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How to Buy a Farm

Deciding on your preferred farm type is your first step. Once you’ve found the right business, a detailed land survey and seeking proof of licences should be among your priorities.

Most of Australia’s best farmland is already in use, so buying rather than starting a farm from scratch is surely the way to go.

But first, you must be sure that farm life, which involves early mornings, long hours and physical work, is even right for you.

Budget

Your budget will obviously limit your choice – especially when farms are somewhat more expensive to buy than a coffee shop or general store. Usually including a tract of land, a residential property, farm buildings and expensive machinery, they will typically set you back at least $500,000 and can be as much as $1.5 million.

What type of farm?

Many people will have a fair idea of the kind of farming they want to get into and producing dairy, wheat, cotton or meat all bring their own challenges and benefits.

If a farm has multiple income streams – say it both produces crops and raises livestock – it’s liable to be among the more expensive. On the other hand, mixed use gives you more security: if prices of one commodity drop you have another income stream to fall back on.

Some farms are licensed, and have facilities, to host tents and caravans. This is an attractive feature because demand and prices in the tourist sector don’t tend to fluctuate wildly like those of agricultural commodities.

If your budget is tight then you might be wise to target niche operations. Raising a rare pig breed organically and nothing else makes you a master of one trade rather than a jack of many.

It also gives you a USP over mega farms against whom you can’t compete on price. Read our guide to running a farm for more tips on excelling in this sector.

Location

If you have a specific state or region in mind, this will limit the kind of farming you can do. For example:

  • Cotton needs a lot of water to flourish, so the cotton farming industry is concentrated in the 400-800mm summer rainfall zone in Queensland and New South Wales
  • High-rainfall Tasmania and the narrow coastal zone specialise in dairying and beef production
  • Vineyards are concentrated in the Barossa Valley in South Australia, Sunraysia in Victoria, Margaret River in Western Australia and the Hunter Valley in New South Wales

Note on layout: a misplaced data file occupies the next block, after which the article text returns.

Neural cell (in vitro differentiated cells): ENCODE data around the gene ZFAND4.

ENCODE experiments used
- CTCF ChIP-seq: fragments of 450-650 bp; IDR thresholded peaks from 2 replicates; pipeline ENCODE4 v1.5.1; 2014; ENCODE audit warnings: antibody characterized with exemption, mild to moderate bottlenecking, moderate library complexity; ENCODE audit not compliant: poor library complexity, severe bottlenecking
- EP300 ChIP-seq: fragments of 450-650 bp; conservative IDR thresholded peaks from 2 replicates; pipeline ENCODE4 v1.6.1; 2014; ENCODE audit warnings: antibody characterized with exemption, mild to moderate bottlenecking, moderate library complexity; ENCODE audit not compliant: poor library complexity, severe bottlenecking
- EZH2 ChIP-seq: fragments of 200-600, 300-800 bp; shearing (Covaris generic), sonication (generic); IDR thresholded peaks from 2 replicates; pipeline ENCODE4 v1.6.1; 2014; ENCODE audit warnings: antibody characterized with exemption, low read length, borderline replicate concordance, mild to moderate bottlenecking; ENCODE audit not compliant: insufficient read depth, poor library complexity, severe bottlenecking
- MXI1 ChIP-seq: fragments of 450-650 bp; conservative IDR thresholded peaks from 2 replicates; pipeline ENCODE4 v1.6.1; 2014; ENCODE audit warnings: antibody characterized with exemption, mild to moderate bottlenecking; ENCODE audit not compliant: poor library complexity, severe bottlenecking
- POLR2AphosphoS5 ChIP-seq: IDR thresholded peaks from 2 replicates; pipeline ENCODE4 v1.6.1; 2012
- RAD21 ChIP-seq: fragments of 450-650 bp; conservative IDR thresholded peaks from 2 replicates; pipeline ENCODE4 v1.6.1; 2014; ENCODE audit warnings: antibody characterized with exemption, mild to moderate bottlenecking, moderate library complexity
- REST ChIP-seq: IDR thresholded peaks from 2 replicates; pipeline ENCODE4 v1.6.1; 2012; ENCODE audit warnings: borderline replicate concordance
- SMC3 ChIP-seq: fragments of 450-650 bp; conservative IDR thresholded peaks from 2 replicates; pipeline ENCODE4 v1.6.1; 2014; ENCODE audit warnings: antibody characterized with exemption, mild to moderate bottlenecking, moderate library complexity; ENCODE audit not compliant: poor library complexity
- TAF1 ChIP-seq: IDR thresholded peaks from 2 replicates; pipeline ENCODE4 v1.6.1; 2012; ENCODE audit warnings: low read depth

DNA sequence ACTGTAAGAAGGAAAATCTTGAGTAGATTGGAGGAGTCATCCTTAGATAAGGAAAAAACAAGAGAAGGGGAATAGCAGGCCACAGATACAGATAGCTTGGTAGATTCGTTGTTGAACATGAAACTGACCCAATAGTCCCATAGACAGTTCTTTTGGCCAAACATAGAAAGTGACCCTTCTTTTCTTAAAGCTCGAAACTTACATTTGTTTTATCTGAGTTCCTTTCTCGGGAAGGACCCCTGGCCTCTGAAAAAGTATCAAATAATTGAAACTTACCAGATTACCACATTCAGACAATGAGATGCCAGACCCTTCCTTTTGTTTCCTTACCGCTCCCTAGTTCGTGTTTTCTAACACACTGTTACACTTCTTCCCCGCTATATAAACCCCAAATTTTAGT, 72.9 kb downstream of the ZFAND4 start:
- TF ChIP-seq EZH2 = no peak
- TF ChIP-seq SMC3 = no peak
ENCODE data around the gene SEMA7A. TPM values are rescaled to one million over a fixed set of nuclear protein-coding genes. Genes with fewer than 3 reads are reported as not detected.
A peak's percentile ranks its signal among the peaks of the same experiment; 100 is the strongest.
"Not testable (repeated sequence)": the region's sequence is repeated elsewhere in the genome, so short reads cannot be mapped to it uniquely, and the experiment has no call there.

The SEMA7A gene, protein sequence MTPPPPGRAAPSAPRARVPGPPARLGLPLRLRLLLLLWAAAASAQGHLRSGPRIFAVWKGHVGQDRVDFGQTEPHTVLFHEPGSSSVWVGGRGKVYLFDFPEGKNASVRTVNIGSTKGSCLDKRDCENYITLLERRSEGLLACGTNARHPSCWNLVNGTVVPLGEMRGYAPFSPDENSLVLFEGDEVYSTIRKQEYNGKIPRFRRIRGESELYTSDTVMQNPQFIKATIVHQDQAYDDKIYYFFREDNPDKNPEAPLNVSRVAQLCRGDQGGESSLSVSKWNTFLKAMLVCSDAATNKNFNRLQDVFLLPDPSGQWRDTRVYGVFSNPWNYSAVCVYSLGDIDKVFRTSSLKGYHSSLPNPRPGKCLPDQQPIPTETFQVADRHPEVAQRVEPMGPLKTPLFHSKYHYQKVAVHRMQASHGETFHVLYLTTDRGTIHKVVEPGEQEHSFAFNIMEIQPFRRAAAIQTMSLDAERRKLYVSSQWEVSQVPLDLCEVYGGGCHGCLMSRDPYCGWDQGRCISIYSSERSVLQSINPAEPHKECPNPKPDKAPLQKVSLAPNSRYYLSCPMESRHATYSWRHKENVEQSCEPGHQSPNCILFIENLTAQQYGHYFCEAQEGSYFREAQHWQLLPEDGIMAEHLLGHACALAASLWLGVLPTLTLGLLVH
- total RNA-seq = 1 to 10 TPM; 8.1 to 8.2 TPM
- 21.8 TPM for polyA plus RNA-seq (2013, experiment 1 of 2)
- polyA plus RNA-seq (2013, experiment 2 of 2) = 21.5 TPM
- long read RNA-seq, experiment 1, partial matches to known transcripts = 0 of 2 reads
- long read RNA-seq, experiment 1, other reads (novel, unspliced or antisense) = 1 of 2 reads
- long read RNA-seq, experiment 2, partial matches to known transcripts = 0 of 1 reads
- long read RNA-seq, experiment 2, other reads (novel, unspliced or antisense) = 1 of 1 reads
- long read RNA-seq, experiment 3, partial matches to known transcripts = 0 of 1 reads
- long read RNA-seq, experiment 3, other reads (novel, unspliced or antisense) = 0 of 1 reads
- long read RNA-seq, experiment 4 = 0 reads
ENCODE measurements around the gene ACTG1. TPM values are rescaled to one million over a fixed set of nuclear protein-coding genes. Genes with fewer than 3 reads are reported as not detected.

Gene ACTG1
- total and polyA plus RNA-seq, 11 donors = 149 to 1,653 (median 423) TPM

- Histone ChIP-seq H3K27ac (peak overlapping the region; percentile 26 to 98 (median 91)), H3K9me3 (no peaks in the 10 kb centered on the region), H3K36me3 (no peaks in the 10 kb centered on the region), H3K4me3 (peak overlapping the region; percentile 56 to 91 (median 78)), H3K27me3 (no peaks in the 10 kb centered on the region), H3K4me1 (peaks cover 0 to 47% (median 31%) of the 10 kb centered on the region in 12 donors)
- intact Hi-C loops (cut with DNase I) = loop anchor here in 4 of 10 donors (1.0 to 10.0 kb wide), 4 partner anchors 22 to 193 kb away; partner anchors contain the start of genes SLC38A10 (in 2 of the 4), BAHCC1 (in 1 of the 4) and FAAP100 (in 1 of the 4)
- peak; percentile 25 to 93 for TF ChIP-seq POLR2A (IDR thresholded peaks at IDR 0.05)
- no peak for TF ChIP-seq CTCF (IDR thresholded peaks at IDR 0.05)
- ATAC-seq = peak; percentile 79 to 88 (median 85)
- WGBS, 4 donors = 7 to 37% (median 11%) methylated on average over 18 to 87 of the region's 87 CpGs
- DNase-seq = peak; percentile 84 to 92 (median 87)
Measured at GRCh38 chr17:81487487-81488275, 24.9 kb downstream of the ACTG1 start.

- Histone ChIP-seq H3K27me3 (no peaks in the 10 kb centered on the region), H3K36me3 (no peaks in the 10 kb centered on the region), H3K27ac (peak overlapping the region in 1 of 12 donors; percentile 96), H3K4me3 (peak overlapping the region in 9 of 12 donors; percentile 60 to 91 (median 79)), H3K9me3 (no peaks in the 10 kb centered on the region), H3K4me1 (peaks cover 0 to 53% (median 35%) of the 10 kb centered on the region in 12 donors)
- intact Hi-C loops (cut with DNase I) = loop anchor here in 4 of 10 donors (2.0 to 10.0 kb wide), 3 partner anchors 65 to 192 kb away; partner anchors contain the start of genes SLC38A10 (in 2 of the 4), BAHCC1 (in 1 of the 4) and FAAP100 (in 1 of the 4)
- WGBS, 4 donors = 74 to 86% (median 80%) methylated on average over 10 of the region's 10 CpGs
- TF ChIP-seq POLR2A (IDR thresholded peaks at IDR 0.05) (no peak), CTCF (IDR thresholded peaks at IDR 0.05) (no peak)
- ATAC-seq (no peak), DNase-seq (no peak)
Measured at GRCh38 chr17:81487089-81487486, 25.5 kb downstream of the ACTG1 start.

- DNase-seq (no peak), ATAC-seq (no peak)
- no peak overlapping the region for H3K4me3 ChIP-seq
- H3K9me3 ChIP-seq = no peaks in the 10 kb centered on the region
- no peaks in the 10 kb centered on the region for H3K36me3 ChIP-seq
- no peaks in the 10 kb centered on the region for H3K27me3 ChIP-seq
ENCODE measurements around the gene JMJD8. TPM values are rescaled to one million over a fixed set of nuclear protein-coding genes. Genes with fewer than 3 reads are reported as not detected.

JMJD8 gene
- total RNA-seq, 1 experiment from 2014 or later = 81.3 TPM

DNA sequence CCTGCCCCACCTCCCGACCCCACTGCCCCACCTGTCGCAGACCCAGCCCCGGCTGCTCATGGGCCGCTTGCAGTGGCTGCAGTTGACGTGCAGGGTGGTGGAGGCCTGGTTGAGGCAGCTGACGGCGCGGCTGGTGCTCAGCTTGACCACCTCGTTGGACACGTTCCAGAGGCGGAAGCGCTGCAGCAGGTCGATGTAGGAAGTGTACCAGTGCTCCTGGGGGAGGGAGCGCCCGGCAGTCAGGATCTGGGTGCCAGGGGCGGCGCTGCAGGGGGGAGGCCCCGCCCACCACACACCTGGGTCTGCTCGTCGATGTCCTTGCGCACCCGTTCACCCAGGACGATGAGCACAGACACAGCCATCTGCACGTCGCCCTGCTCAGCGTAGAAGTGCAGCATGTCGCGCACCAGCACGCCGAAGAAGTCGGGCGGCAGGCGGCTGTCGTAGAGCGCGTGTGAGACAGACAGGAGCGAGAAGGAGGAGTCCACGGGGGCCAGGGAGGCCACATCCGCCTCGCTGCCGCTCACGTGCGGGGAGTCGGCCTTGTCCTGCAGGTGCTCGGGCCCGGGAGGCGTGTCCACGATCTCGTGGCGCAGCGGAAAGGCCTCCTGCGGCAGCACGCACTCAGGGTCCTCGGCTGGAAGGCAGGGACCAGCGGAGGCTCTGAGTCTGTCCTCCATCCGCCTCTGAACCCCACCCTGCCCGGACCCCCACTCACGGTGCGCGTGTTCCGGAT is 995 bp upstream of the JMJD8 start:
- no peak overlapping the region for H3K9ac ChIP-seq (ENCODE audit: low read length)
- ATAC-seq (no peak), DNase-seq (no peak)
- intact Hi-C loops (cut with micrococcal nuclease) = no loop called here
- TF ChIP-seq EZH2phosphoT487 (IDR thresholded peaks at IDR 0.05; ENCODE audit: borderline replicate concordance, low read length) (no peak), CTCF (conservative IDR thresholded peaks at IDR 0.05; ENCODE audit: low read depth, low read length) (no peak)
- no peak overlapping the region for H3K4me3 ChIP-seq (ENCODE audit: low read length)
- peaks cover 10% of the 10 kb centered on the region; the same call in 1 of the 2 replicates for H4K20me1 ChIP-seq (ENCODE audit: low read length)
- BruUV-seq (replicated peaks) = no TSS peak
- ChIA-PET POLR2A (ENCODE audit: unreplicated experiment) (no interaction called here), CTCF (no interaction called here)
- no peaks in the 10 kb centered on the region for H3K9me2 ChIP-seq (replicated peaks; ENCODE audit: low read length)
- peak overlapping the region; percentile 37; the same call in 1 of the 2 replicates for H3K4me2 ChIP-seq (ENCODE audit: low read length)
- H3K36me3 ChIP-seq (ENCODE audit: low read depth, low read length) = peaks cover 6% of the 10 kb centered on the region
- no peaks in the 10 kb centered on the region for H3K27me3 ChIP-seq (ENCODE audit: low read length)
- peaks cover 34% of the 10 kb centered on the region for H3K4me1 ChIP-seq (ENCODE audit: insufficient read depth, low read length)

However, climate change is upending assumptions about what farmers can produce and where. For example, wine is now being produced in Tasmania because of changing weather patterns.

 Due diligence

If you’re new to the sector, then it’s a great idea to bring someone along who knows farming when you’re inspecting properties. You could also take the time to talk to other farmers about what to look for in a farm for sale.

When conducting due diligence, look out for the following:

  • Soil type: You can commission your own test
  • Size: Is there enough land to make your plans viable?
  • Aspect: For instance, north-facing slopes are less vulnerable to frost
  • Access: How easily can trucks reach and access the property?

If residential property is part of the package then it might be less of a deal-breaker than the quality of land. If a house is too small or shabby, then you can renovate or extend; you can’t change soil composition or whether slopes face the sun.

Water scarcity

Australia is the driest inhabited continent so checking a farm for sale’s water supply should be a priority – in particular:

  • Reliability: You could obtain rainfall records for the past 20 years
  • Source: Is it from a bore, dam, river, irrigation or a combination?
  • Suitability: Is there enough rainfall, and the source reliable enough, to accommodate your plans? 

If the farm has irrigation rights, that’s a major advantage, although be mindful of the costs of powering the pumps.

Licences

You will have to comply with a set of rules and regulations set out by local, state and federal government.

Do your research into what is involved – animal welfare; fertiliser and chemical use; control of pests and weeds; and protecting water resources are just a few of the myriad areas requiring licences.

You can inherit most licences and permissions upon taking ownership of a farm, but first seek proof from the seller that those licences and permissions exist and have not lapsed or been revoked. Your broker or solicitor can help you obtain all relevant documentation.

Interested in buying a farm? Take a look at our farms for sale .



Faye Ferris

About the author

APAC Sales & Marketing Director for BusinessesForSale.com, the world’s most popular website for buying and selling businesses globally and attracting over 1.5 Million visitors each month. To contact Faye please email faye@BusinessesForSale.com

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